Globally 1 in 3 people are infected with tuberculosis (TB) of which 1 in 10 will go on to develop TB disease during their lifetime. In 2013, there were 9 million new cases but consistently 3 million people were not diagnosed, treated, or officially registered by national TB programmers (NTPs). Many of those missed by the NTPs will die or follow ineffective treatments and most will continue to infect others. Among those missed are those most vulnerable to falling ill with TB including the very poor and/or malnourished or undernourished people, people living with HIV/AIDS, children and women, migrants, prisoners, refugees and internally displaced persons, miners, the elderly, ethnic minorities, indigenous populations, drug users and homeless persons. Every year, on the 24th March, the world marks World TB Day (#WTBD2015) to mobilize political and social commitment for further progress towards eliminating TB. This year the Stop TB Partnership continues for a second year its campaign to reach the 3 million people missed ( #ReachTreatCureEveryone)
Project Lead(s): Daniel Datiko
Tuberculosis (TB) is a major public health problem worldwide, with the highest burden in low-income populations. While TB in children is common, its diagnosis is difficult in low-resource settings.
A community-based project was initiated to increase the number of children diagnosed with TB through a combination of community-based active case-finding, pooling of multiple samples and testing with a single test (Gene Xpert) to increase the yield and diagnostic access for TB in a high-burden setting.
Symptomatic children were examined and referred to the nearest health centre for X-rays, and – following international World Health Organization (WHO) guidelines – were offered Gene Xpert MTB-RIF testing, if available.
Because testing only one specimen with Xpert in children results in identifying only a small proportion (typically 20%) of patients with a positive result, pooling at least two samples (to be tested together with one Xpert cartridge) was evaluated to see if it would increase the yield of children confirmed to have TB, compared to using smear microscopy.
Households with known index cases were identified in the districts of the Sidama zone in Southern Ethiopia. They identified 350 children from the community and collected 235 sputum samples, 109 gastric aspirates and 7 samples for fine needle aspirate (FNA).
Children with enlarged lymph nodes had FNA at the University of Hawassa
For more Click https://www.grandchallenges.ca/grantee-stars/0252-01/
Health extension workers (HEW) in Ethiopia occupy a unique position by providing a vital link between communities and the health sector. The front line of Ethiopia’s primary health system, HEWs shoulder the tremendous responsibility of providing services to families and communities. They also transmit information to higher-level facilities to ensure appropriate care for patients and adequate resources for treating them. for more see the link below.
By Rosalind Steege
The European Commission funding of the REACHOUT project may have officially come to an end, but the impact of the work and its legacy will surely live on. This became apparent to me when I was fortunate enough to visit the REACH team in Ethiopia for the project’s final dissemination meeting. REACHOUT has been working for the past five years in Shebedino district just outside of Hawassa.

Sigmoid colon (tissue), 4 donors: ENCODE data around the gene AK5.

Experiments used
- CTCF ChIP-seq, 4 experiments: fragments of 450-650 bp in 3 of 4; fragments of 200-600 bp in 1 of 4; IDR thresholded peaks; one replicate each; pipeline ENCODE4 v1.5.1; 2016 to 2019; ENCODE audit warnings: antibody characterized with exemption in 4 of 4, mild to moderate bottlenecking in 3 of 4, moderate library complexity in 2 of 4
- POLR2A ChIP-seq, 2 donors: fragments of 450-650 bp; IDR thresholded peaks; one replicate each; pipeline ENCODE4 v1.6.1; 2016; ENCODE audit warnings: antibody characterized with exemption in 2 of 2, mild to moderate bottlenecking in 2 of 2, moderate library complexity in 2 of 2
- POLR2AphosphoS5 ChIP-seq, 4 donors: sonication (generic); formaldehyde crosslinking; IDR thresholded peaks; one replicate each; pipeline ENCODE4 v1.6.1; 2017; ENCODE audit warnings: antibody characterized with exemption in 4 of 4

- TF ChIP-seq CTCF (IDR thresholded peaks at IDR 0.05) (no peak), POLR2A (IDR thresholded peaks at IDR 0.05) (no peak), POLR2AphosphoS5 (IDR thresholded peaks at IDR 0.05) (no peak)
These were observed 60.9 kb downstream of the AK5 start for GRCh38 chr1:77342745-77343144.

It had been a year since my last visit and the road from Hawassa to Shebedino (where the project was implemented) is still being worked on, it makes for a strenuous journey as stretches of new tarmac are interspersed with patches of rubble that would challenge even the best suspension mechanisms. Over time of course, piece by piece, the rubble will be filled in until inevitably one 25km swathe of smooth tarmac will connect the two and greatly improve the efficiency (not to mention comfort) of the journey. Travelling this bumpy road on the way to visit the health centres in Shebedino, I couldn’t help but reflect on how the incremental step by step approach they have taken to building the road, is not dissimilar to the approach REACHOUT has taken with its Quality Improvement (QI) cycles, where QI teams use a PDSA (plan, do study, act) approach resulting in continuous incremental improvements that expands the overall quality of health service provision. for more see the link below
Community health workers—known as health extension workers in Ethiopia—have teamed up with motorbike riders to dramatic effort in Ethiopia’s Sidama Zone, finding double the number of people with tuberculosis (TB) compared to a previous period and increasing their chances of survival.
The project, funded by the Stop TB Partnership’s TB REACH initiative and implemented by the Southern Region Health Bureau and the Liverpool school of Tropical Medicine (LSTM) in collaboration with the Ethiopian Ministry of Health and the Global Fund, engaged with some 1100 health and community workers to bring TB diagnosis, treatment and information materials to rural areas that previously had limited access to healthcare services. Working with motorbike riders, who play a supervisory role, the community health extension workers formed a bridge between these rural communities and far away healthcare centers. For more Click here